discrepancy might be due to the presence of duplicates--patent lawyers 
often revise and resubmit applications--or spin-offs.) 

It turns out that, in fact, the patent applications are not under seal; 
that's something I don't think you can do, because the patent process is 
by definition open. 

Companies which want to shield proprietary technology go the trade-secret 
route, which means you keep your cutting-edge technology out of the 
public eye and hope no one will reverse-engineer it. 

However, IBM has used a perfectly legal subterfuge to make the patent 
applications difficult to track down. It didn't put its company name on 
any of the applications, listing only the inventor names and that of its 
law firm. 

I have now tracked down all the applications, and will go into the 
technology details, below. 

Angell also said that he's no longer with IBM. "I was laid off last year 
along with thousands of other people," he told me. Angell is currently 
teaching a computer science course at a community college in Salt Lake 
City, Utah, where he lives. I was flabbergasted, wondering how Big Blue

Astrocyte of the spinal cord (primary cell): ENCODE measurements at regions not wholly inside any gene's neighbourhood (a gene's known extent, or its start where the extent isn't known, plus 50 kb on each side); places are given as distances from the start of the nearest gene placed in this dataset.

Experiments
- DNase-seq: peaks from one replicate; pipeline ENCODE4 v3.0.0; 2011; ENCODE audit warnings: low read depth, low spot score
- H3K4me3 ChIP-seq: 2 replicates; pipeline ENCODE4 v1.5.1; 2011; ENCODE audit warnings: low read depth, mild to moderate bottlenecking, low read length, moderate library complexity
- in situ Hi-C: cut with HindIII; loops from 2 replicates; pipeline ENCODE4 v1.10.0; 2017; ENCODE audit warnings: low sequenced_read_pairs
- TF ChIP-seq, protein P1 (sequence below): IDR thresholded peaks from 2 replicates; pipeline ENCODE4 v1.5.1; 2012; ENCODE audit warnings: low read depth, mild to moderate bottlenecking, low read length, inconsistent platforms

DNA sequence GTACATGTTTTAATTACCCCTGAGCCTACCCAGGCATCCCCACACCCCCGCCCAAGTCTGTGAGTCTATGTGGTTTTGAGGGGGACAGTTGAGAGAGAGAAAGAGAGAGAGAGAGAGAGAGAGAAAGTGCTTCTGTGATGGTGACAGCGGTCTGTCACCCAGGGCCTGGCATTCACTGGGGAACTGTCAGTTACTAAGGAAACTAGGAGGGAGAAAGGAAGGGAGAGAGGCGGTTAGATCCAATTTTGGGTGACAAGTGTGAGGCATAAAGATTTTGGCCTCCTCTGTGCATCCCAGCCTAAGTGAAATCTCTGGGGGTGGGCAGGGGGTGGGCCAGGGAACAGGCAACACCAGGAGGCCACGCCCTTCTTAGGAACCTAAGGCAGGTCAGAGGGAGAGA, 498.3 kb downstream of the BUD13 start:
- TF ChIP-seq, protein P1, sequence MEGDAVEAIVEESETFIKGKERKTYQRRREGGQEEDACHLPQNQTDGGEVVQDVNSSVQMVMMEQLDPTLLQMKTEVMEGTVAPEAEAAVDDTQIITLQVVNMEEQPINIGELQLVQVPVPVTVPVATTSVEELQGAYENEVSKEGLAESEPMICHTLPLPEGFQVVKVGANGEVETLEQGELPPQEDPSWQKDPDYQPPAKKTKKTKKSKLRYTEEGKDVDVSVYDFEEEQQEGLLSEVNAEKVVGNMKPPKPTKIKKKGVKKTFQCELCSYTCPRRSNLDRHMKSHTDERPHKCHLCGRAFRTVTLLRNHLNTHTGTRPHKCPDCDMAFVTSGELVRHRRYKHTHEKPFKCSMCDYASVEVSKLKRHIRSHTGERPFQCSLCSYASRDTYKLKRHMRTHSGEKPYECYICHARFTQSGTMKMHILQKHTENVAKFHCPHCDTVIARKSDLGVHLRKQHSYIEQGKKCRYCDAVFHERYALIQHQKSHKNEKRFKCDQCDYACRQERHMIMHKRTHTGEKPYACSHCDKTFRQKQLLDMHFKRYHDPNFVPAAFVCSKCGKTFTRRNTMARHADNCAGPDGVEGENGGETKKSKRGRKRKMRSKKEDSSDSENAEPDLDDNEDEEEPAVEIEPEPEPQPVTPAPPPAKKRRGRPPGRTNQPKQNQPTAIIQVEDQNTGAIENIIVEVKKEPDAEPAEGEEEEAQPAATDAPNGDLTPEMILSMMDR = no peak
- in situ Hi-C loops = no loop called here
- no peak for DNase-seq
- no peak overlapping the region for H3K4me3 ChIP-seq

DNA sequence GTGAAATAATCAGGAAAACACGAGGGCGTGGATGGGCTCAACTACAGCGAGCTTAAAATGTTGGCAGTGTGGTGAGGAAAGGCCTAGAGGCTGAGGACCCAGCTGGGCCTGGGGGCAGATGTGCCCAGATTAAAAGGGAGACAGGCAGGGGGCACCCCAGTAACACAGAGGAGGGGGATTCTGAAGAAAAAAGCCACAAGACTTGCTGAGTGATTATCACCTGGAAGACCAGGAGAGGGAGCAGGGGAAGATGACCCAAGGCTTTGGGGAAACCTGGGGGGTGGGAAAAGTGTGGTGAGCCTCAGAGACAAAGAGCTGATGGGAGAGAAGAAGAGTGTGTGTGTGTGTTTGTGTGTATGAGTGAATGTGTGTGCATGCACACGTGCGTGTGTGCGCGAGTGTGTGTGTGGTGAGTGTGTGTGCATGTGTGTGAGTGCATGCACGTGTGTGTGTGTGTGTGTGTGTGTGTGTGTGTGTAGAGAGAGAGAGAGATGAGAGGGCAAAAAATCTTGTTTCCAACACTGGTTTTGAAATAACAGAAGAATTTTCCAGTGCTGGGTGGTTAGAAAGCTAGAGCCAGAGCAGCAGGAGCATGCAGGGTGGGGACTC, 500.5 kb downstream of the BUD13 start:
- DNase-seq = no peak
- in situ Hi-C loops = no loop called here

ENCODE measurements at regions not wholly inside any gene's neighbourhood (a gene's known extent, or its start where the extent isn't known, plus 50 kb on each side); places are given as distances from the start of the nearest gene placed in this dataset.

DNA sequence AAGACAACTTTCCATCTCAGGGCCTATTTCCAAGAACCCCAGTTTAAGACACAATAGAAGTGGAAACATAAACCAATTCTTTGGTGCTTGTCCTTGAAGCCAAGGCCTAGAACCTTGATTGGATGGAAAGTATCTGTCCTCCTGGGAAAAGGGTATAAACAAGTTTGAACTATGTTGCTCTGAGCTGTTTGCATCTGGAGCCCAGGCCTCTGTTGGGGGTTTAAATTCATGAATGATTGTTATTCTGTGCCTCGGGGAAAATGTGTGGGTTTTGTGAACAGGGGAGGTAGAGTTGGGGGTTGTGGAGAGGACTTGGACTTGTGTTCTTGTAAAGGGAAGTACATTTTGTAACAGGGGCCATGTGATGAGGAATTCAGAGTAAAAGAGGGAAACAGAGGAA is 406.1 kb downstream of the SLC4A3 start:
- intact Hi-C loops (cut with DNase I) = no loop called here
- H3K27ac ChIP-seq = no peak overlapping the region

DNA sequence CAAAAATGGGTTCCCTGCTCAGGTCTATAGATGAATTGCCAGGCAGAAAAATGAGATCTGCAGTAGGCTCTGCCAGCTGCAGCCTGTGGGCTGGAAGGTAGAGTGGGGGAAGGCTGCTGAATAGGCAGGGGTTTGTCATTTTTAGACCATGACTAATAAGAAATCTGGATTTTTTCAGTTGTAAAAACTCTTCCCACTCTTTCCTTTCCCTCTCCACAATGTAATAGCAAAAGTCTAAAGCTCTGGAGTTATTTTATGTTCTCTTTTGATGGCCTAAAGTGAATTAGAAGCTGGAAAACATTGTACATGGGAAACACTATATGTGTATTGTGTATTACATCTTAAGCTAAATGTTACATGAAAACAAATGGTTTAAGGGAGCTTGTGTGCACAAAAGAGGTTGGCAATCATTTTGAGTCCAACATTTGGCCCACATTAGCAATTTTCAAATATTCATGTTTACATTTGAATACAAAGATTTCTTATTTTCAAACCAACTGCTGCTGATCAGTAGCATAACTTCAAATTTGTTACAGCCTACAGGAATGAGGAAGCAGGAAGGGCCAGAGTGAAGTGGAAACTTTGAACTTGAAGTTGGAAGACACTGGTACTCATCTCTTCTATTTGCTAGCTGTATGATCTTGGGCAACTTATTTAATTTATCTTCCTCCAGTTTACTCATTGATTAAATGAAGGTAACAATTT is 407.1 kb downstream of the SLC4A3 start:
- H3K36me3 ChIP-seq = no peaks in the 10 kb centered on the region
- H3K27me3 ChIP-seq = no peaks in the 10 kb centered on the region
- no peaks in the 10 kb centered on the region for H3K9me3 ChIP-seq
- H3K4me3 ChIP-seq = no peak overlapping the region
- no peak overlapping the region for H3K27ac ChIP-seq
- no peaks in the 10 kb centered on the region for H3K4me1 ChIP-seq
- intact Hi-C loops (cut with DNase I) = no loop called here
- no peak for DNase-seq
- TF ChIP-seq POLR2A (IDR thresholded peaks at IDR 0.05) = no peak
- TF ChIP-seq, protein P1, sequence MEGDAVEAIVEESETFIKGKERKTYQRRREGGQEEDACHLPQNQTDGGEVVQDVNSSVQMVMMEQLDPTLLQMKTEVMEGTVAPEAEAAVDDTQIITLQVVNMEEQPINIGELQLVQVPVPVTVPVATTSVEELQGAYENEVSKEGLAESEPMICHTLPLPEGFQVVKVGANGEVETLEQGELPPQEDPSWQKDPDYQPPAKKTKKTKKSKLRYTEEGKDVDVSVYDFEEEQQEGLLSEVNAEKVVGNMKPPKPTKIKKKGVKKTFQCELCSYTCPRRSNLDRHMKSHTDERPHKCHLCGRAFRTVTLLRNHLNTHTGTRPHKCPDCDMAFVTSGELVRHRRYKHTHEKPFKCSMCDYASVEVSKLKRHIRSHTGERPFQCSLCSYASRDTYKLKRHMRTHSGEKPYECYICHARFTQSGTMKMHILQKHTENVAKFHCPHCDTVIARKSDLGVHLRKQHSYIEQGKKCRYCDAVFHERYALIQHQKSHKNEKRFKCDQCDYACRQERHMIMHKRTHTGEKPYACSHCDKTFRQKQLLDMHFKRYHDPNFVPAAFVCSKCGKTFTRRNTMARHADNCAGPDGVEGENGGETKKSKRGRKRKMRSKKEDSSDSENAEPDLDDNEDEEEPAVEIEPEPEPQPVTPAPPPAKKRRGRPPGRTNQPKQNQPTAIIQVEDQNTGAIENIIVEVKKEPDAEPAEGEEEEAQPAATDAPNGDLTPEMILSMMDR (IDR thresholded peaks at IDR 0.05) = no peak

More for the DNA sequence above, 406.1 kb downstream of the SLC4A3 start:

could let go a guy like this, who obviously has heavy duty data-analysis 
chops and is behind such seemingly important technology. 

Angell called me, he said, because he's concerned that the technology be 
applied effectively. "If it's done right, we could do passive profiling 
[and] passive detection and do it without a whole lot of fanfare," he 

This profiling of potentially dangerous passengers, as outlined in the 
applications, appears in many ways to be more neutral than the profiling 
currently the subject of widespread public debate, because it's software-
based and runs off of pre-programmed rules which, in general, are 
intended to identify suspicious behavior. 

(On the other hand, this wouldn't necessarily always apply, since markers 
such as a person's apparent age are listed in the patent applications as 
potential data points.) 

Let's look at the patents in more detail. The profiling, off of sensor 
input, is described in patent application number 20090204695, filed last 
September. It's entitled "Unique Cohort Discovery From Multimodal Sensory 

This patent application describes the use of a large number of sensors of 
all types -- chemical, biometric, etc -- around the airport perimeter, so 
data can be fed into a computer for analysis to detect threats.